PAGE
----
Disappointed with NT Manditory Reporting Legislation

21 Apr 2009

CRANAplus Pres­i­dent, Christo­pher Cliffe today said, I’m gob­s­macked on hear­ing about this change to manda­to­ry report­ing in the NT. Of course we all want chil­dren pro­tect­ed and manda­to­ry report­ing has a role, but I can’t see how this is in the best inter­est of young peo­ple who are con­sen­su­al­ly sex­u­al­ly active”.

Remote Health is pro­vid­ed by pro­fes­sion­al, high­ly skilled, intu­itive and cul­tur­al­ly sen­si­tive Doc­tors, Mid­wives, Nurs­es and Indige­nous & Allied Health Work­ers who are more than capa­ble of bal­anc­ing the report­ing of sus­pect­ed abuse with the best inter­ests and well­be­ing of their clients.

I think this could make the job of many health pro­fes­sion­als, who work with young peo­ple, even more dif­fi­cult. There is real poten­tial to jeop­ar­dise trust­ing rela­tion­ships and pre­vent the deliv­ery of harm min­imi­sa­tion strate­gies. It just feels like a reduc­tion in young people’s rights by a con­ser­v­a­tive, inflex­i­ble law that will have con­se­quences in Abo­rig­i­nal com­mu­ni­ties.” said Mr Cliffe.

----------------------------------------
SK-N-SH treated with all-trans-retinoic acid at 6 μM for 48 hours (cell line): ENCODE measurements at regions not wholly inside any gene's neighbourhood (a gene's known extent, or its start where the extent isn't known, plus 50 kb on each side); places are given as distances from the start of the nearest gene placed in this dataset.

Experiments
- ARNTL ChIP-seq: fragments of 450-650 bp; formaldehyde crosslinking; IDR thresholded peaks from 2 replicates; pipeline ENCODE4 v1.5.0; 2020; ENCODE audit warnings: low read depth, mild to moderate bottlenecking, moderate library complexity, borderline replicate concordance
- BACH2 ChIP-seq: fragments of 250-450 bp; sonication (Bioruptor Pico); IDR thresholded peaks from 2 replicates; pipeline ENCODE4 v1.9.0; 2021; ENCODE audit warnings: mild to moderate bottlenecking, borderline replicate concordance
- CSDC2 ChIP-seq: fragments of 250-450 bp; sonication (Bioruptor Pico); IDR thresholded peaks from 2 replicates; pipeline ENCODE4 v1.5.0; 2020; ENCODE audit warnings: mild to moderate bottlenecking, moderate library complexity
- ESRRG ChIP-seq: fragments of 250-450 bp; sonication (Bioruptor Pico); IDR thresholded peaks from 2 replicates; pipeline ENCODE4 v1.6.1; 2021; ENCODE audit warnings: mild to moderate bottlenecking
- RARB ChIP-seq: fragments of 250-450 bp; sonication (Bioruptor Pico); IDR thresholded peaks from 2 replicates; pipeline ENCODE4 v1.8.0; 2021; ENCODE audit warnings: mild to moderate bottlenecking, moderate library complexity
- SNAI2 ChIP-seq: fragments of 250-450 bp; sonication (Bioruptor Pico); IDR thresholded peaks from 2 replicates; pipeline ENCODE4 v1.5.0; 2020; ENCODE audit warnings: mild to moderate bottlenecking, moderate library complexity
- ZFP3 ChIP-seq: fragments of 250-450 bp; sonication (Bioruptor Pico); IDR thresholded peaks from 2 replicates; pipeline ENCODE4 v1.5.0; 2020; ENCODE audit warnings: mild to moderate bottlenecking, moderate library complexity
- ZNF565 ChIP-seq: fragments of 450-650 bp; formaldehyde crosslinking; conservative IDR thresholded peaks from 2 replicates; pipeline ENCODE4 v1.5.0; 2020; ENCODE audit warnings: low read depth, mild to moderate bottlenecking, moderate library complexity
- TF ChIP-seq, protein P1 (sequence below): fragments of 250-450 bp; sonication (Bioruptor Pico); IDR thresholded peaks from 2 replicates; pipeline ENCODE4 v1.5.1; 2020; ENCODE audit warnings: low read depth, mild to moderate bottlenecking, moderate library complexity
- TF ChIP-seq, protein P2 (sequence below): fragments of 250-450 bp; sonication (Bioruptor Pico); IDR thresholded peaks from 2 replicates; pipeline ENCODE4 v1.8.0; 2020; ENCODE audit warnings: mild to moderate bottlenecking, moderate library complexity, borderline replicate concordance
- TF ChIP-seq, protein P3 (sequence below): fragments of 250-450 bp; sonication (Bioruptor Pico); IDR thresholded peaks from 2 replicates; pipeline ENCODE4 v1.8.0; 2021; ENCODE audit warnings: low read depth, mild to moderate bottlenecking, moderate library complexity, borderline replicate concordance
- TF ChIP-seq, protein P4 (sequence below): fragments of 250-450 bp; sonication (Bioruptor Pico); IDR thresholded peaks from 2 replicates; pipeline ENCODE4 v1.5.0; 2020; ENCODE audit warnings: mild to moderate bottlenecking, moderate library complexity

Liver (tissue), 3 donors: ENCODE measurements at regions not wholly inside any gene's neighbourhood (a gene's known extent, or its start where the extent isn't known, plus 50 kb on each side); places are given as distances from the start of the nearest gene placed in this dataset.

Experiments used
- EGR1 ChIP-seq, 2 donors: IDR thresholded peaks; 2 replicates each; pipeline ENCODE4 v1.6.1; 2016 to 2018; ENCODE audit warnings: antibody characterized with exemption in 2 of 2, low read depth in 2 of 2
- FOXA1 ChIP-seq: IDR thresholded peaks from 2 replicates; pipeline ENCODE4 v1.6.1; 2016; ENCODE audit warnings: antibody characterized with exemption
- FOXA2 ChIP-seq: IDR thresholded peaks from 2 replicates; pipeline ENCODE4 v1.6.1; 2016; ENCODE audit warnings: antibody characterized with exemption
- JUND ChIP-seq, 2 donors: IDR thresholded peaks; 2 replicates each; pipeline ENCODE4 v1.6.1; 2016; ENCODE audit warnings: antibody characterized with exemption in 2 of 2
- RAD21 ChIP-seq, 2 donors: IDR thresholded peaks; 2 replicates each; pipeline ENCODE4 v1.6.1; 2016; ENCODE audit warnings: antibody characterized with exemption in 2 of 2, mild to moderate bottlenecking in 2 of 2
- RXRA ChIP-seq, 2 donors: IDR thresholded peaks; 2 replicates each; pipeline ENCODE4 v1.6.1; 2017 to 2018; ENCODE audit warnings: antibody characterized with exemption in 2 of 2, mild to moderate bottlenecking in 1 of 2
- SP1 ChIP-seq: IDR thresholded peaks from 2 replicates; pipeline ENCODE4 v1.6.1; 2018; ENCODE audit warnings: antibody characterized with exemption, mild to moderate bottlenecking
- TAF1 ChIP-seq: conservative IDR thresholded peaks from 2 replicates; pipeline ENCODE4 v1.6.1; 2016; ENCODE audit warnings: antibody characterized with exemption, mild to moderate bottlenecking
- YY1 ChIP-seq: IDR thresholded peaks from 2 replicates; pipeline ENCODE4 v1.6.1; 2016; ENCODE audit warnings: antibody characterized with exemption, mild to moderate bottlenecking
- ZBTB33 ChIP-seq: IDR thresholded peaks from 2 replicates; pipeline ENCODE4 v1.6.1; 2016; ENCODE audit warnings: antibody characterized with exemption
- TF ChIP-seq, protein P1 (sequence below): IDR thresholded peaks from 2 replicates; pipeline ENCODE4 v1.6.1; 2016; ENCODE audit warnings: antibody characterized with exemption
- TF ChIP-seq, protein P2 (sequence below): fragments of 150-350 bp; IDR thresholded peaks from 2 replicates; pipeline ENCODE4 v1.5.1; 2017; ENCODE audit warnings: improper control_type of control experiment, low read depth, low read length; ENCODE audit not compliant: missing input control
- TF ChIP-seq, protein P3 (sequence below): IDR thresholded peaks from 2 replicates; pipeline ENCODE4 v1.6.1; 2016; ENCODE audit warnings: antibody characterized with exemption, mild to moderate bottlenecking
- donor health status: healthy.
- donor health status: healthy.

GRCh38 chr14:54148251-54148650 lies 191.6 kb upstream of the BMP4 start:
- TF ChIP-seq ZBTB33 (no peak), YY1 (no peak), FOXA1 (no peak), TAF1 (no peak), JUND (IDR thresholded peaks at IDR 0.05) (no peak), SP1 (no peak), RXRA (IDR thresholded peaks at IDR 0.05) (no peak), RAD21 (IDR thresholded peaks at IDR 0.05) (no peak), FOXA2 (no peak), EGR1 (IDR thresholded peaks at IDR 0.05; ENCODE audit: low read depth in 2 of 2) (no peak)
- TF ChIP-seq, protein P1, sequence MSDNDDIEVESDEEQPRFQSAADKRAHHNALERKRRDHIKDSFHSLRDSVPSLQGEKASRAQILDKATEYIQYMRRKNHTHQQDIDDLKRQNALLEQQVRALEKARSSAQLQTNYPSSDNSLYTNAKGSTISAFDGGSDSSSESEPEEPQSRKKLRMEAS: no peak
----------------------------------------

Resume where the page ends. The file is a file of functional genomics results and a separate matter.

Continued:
CRANAplus asks the North­ern Ter­ri­to­ry Gov­ern­ment to con­sult with its work­force and remote com­mu­ni­ties, then revis­it this recent change, and devel­op laws that are sen­si­tive to the unique needs and chal­lenges of remote health in the inter­ests of clos­ing the Gap.


Christo­pher Cliffe Pres­i­dent CRANAplus 0427 826 409
Car­ole Tay­lor CEO CRANAplus 0429 649 226